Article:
Big time musicality: reinventing the album to create musical history
We worked with international pop icon Björk to help create the first interactive music album for mobile devices.
Professor Nicola Dibben, from the University's Department of Music, played a creative role in Björk's 'app album' - part of the pop star's ambitious multi-media project, Biophilia.
Biophilia comprises a studio album, apps, a new website, custom-made musical instruments, live shows and educational workshops. It was described by the New York Times as 'one of the most creative, innovative and important new projects of popular culture.'
Professor Dibben contributed her musicological expertise and provided accompanying narrative to help create the pioneering musical artefact, which has now been sold in 200 countries.
Björk invited Professor Dibben to work on Biophilia after being impressed by her research – a published musicological analysis and critique of Björk's artistic output.
The research, published in 2009, is one of few academic works which presents detailed musicological analysis of the work of a popular music artist. It had a direct impact on Björk, her creative team and the content of Biophilia.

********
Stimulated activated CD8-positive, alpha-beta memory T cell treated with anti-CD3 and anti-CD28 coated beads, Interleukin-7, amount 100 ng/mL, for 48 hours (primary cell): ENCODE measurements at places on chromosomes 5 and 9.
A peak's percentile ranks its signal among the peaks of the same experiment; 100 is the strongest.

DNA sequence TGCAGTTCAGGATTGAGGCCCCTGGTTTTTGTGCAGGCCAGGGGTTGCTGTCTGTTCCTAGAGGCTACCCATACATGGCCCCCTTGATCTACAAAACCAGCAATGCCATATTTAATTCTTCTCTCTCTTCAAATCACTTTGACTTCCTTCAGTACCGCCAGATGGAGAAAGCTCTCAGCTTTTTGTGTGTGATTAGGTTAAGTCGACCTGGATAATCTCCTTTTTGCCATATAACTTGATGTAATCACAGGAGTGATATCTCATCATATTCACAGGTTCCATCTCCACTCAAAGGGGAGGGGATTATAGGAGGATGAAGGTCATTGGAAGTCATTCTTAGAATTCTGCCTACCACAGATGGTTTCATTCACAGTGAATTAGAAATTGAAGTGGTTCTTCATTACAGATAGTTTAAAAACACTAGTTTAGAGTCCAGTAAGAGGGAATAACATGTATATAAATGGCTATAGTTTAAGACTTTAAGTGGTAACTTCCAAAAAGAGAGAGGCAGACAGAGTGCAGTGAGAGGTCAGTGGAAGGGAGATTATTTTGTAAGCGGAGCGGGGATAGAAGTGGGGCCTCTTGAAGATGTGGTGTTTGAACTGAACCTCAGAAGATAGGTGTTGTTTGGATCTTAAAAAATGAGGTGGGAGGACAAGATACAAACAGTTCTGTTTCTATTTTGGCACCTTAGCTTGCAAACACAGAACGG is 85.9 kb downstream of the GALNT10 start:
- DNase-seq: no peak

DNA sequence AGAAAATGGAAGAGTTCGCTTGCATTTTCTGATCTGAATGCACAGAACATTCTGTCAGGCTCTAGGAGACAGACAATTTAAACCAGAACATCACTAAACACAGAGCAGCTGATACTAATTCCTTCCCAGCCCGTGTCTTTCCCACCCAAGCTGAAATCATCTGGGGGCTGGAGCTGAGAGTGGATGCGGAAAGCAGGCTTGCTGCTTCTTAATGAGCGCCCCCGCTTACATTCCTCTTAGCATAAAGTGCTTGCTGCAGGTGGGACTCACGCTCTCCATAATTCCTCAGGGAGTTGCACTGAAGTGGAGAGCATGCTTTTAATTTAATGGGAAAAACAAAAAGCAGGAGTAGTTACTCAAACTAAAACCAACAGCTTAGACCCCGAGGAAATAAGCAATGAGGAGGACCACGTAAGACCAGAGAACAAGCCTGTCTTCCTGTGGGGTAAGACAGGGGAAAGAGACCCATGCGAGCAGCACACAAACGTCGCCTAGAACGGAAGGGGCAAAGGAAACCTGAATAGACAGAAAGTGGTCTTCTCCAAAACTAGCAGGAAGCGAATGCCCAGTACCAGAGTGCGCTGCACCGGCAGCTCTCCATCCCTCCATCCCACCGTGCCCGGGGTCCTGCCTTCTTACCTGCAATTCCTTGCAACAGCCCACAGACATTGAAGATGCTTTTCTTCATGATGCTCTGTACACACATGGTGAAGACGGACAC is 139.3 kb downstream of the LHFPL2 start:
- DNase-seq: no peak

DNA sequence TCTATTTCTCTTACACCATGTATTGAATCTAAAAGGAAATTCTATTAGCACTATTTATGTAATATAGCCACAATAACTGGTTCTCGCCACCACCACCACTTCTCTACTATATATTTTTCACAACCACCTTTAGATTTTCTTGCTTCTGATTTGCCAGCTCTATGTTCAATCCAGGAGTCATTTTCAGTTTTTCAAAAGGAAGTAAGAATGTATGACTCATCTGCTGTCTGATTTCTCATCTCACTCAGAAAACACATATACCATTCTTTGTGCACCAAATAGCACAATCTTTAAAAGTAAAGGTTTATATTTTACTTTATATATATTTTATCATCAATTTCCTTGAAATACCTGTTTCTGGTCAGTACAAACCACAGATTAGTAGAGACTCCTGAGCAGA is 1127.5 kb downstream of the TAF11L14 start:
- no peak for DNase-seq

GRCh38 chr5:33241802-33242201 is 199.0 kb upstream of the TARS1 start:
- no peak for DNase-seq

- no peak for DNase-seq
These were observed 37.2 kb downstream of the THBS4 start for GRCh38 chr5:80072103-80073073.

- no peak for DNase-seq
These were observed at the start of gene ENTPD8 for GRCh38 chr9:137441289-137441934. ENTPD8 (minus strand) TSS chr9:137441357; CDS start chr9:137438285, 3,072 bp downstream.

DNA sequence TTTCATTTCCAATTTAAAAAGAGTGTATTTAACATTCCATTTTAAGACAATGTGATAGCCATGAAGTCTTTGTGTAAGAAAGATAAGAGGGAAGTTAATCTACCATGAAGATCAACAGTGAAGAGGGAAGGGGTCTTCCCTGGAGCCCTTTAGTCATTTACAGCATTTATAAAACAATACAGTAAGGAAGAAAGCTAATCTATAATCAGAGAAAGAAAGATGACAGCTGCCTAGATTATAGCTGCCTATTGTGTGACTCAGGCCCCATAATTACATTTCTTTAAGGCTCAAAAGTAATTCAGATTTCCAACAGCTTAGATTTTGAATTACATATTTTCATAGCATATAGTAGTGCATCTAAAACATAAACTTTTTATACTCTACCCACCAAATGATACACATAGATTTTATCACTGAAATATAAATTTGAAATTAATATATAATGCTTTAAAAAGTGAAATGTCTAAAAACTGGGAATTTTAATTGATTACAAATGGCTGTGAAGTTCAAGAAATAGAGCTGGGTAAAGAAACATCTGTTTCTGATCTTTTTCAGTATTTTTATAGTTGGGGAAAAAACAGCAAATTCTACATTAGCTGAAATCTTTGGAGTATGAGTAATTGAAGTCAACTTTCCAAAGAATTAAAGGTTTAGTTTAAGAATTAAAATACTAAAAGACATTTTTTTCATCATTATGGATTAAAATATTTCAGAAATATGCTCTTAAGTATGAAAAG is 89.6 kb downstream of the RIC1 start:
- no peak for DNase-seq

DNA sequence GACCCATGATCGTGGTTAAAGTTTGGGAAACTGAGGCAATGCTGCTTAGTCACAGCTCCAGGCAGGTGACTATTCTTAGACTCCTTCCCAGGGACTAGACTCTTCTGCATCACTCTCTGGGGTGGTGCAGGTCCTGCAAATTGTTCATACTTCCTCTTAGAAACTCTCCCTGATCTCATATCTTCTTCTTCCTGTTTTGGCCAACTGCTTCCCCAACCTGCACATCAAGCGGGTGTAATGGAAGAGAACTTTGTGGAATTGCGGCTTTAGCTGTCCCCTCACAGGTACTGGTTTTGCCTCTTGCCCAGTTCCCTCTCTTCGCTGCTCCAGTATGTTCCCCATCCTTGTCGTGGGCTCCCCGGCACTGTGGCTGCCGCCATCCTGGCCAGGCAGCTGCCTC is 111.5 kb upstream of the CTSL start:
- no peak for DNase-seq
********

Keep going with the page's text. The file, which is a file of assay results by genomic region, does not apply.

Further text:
Professor Dibben provided feedback to developers on the musical and educational components of the Biophiia apps. She also worked with Bjork and the designers to create appropriate layering of the text in the app architecture.
Essays were also included in the apps, based on Professor Dibben's research. This was the first time Björk integrated academic research into her creative and cultural impact on audiences of her music.
"From my perspective as a musicologist, Biophilia is a fantastic opportunity to show that music-making can be spontaneous and that music theory can be understood intuitively - it doesn't need to be dry or abstract," said Professor Dibben.
"Being part of this project has meant I can apply my knowledge of, and research into, how music communicates ideas about the relationship between humans, nature and technology, and bring them to a much broader audience" she said.